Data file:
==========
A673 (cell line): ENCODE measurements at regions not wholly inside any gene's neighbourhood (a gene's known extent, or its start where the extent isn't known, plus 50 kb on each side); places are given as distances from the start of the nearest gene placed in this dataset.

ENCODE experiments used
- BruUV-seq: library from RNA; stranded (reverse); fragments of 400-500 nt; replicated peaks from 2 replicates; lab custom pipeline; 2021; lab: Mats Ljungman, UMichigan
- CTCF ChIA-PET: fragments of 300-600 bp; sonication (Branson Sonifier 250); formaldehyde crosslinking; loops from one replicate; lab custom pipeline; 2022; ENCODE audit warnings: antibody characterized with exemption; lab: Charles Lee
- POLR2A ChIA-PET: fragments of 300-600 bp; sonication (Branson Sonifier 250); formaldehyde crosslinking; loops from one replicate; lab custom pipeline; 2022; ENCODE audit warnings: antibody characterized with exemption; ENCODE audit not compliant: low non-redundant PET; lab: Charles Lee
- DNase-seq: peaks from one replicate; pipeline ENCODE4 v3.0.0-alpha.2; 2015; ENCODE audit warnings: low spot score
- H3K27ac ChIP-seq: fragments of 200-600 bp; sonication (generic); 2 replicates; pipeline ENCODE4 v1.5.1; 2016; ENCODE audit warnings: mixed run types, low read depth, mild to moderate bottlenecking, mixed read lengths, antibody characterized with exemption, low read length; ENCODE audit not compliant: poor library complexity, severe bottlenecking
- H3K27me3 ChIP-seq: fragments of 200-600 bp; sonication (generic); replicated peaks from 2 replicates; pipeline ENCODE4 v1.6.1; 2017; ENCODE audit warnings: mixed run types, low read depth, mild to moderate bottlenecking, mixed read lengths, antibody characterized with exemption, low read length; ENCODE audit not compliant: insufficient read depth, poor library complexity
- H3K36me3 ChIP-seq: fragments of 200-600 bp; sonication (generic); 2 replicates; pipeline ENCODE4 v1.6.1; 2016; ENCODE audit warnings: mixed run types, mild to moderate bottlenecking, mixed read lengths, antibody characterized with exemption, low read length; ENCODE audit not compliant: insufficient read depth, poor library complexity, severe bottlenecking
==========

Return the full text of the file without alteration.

A673 (cell line): ENCODE measurements at regions not wholly inside any gene's neighbourhood (a gene's known extent, or its start where the extent isn't known, plus 50 kb on each side); places are given as distances from the start of the nearest gene placed in this dataset.

ENCODE experiments used
- BruUV-seq: library from RNA; stranded (reverse); fragments of 400-500 nt; replicated peaks from 2 replicates; lab custom pipeline; 2021; lab: Mats Ljungman, UMichigan
- CTCF ChIA-PET: fragments of 300-600 bp; sonication (Branson Sonifier 250); formaldehyde crosslinking; loops from one replicate; lab custom pipeline; 2022; ENCODE audit warnings: antibody characterized with exemption; lab: Charles Lee
- POLR2A ChIA-PET: fragments of 300-600 bp; sonication (Branson Sonifier 250); formaldehyde crosslinking; loops from one replicate; lab custom pipeline; 2022; ENCODE audit warnings: antibody characterized with exemption; ENCODE audit not compliant: low non-redundant PET; lab: Charles Lee
- DNase-seq: peaks from one replicate; pipeline ENCODE4 v3.0.0-alpha.2; 2015; ENCODE audit warnings: low spot score
- H3K27ac ChIP-seq: fragments of 200-600 bp; sonication (generic); 2 replicates; pipeline ENCODE4 v1.5.1; 2016; ENCODE audit warnings: mixed run types, low read depth, mild to moderate bottlenecking, mixed read lengths, antibody characterized with exemption, low read length; ENCODE audit not compliant: poor library complexity, severe bottlenecking
- H3K27me3 ChIP-seq: fragments of 200-600 bp; sonication (generic); replicated peaks from 2 replicates; pipeline ENCODE4 v1.6.1; 2017; ENCODE audit warnings: mixed run types, low read depth, mild to moderate bottlenecking, mixed read lengths, antibody characterized with exemption, low read length; ENCODE audit not compliant: insufficient read depth, poor library complexity
- H3K36me3 ChIP-seq: fragments of 200-600 bp; sonication (generic); 2 replicates; pipeline ENCODE4 v1.6.1; 2016; ENCODE audit warnings: mixed run types, mild to moderate bottlenecking, mixed read lengths, antibody characterized with exemption, low read length; ENCODE audit not compliant: insufficient read depth, poor library complexity, severe bottlenecking